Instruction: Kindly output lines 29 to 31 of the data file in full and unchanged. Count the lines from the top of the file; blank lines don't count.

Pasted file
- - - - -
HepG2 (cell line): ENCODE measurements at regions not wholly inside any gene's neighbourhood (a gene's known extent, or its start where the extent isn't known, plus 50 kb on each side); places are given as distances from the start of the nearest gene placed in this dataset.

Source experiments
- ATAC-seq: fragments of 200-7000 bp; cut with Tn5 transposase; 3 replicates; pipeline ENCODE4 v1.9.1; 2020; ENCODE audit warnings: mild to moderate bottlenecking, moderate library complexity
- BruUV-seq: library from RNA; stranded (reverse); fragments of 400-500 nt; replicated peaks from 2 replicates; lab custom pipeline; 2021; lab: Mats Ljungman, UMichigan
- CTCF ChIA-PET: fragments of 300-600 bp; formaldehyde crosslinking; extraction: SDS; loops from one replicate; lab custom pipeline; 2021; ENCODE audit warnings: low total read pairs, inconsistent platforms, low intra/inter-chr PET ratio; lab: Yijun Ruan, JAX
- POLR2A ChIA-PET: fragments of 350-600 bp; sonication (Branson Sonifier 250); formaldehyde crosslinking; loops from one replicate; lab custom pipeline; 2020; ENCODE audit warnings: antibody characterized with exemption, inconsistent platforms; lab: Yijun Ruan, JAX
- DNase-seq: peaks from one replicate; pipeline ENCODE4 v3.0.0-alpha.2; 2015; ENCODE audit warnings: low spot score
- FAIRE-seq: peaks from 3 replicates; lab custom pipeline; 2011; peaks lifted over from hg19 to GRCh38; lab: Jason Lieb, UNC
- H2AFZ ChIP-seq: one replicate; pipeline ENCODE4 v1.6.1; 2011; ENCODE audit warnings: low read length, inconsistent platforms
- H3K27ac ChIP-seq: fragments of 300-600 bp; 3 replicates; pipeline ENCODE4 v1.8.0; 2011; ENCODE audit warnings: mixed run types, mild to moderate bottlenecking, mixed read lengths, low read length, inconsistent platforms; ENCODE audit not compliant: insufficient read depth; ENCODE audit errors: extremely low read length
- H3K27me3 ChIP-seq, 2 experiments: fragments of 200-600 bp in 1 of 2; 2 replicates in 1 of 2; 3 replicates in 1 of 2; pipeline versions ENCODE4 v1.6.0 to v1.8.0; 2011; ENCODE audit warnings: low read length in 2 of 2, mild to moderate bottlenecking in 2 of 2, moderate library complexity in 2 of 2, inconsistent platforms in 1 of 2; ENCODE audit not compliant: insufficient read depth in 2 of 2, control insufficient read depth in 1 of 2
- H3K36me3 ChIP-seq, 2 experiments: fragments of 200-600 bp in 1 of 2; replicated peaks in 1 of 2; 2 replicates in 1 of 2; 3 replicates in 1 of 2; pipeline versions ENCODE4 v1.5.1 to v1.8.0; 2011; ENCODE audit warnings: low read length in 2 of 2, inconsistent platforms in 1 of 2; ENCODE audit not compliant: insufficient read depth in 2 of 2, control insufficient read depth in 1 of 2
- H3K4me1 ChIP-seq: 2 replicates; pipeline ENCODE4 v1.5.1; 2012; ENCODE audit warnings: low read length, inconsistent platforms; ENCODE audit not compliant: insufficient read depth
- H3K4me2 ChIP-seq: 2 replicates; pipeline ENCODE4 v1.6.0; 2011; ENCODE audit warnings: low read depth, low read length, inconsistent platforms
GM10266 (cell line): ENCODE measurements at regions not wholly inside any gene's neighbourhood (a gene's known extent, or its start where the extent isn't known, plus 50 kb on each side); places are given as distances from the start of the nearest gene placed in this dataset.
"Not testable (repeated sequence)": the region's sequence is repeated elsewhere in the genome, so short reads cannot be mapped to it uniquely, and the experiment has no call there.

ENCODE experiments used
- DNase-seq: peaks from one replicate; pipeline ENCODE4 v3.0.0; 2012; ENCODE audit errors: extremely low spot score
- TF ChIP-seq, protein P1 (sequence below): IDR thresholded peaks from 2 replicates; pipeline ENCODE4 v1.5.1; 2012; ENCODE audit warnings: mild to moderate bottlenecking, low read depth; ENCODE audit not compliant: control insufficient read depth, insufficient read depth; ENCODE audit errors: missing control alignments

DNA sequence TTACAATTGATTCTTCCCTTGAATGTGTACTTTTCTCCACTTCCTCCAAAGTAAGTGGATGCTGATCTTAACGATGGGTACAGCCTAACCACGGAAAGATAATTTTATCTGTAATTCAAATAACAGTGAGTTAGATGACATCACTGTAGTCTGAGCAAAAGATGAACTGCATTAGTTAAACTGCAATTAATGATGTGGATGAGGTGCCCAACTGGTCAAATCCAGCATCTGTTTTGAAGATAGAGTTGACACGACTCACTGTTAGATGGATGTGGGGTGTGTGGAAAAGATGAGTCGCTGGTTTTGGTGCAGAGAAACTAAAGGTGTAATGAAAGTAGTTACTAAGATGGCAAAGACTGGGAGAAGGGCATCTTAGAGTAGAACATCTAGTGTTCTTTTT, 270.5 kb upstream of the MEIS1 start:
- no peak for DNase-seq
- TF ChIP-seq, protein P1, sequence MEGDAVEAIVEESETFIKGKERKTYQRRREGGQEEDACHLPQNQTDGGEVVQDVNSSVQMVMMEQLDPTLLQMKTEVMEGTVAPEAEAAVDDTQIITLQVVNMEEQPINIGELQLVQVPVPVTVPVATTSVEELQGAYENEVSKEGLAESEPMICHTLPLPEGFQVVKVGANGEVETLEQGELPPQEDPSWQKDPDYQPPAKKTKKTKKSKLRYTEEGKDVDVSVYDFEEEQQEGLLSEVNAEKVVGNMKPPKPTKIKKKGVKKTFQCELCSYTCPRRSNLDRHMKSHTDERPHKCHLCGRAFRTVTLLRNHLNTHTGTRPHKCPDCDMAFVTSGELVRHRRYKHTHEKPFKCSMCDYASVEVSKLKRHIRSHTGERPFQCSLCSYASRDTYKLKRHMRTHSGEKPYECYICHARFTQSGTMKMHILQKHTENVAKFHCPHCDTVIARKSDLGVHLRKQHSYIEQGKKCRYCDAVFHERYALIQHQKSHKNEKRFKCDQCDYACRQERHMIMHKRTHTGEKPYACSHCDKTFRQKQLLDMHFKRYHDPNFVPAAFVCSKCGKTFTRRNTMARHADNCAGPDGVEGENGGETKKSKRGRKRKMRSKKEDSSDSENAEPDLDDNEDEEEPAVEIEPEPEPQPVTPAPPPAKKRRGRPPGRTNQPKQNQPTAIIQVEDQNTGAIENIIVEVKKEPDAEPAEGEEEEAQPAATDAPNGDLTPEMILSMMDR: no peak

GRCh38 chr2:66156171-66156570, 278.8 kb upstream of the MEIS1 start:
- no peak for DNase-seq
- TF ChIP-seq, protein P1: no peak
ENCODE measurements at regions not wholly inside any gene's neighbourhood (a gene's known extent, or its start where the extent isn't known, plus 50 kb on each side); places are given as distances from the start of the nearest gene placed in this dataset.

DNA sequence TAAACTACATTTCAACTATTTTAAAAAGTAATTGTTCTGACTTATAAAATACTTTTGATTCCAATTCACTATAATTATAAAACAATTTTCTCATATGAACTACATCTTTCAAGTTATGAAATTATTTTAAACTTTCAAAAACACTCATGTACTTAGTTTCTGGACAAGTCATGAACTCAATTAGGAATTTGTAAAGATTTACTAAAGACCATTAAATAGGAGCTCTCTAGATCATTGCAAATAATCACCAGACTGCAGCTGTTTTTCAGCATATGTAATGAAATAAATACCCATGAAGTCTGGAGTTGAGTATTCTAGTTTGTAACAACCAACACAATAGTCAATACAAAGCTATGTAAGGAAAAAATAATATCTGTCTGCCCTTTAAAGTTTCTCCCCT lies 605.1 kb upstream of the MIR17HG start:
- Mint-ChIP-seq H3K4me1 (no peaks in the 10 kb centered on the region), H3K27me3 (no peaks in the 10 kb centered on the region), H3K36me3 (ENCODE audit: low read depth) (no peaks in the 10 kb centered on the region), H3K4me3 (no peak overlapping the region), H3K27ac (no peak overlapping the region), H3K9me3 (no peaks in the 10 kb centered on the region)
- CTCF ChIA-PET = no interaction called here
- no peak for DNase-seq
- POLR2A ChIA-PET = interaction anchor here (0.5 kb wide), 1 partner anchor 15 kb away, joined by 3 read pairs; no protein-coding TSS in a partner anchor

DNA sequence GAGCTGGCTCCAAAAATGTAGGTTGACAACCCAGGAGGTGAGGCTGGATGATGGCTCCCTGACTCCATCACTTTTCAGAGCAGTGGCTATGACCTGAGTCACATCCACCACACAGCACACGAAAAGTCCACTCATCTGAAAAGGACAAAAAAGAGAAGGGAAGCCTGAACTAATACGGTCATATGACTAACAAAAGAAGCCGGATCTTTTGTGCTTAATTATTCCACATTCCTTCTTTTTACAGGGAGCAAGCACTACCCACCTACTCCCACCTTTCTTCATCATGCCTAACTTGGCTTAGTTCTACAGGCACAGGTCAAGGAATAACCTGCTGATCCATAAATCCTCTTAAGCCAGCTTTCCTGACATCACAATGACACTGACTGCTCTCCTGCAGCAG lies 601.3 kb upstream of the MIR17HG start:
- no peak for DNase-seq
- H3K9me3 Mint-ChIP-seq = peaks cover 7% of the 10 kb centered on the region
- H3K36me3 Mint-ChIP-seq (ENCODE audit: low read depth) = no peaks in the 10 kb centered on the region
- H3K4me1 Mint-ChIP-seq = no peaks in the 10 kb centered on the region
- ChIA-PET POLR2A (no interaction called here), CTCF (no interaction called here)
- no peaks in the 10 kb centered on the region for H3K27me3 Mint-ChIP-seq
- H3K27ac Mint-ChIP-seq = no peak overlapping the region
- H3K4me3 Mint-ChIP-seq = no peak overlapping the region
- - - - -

- CTCF ChIA-PET = no interaction called here
- no peak for DNase-seq
- POLR2A ChIA-PET = interaction anchor here (0.5 kb wide), 1 partner anchor 15 kb away, joined by 3 read pairs; no protein-coding TSS in a partner anchor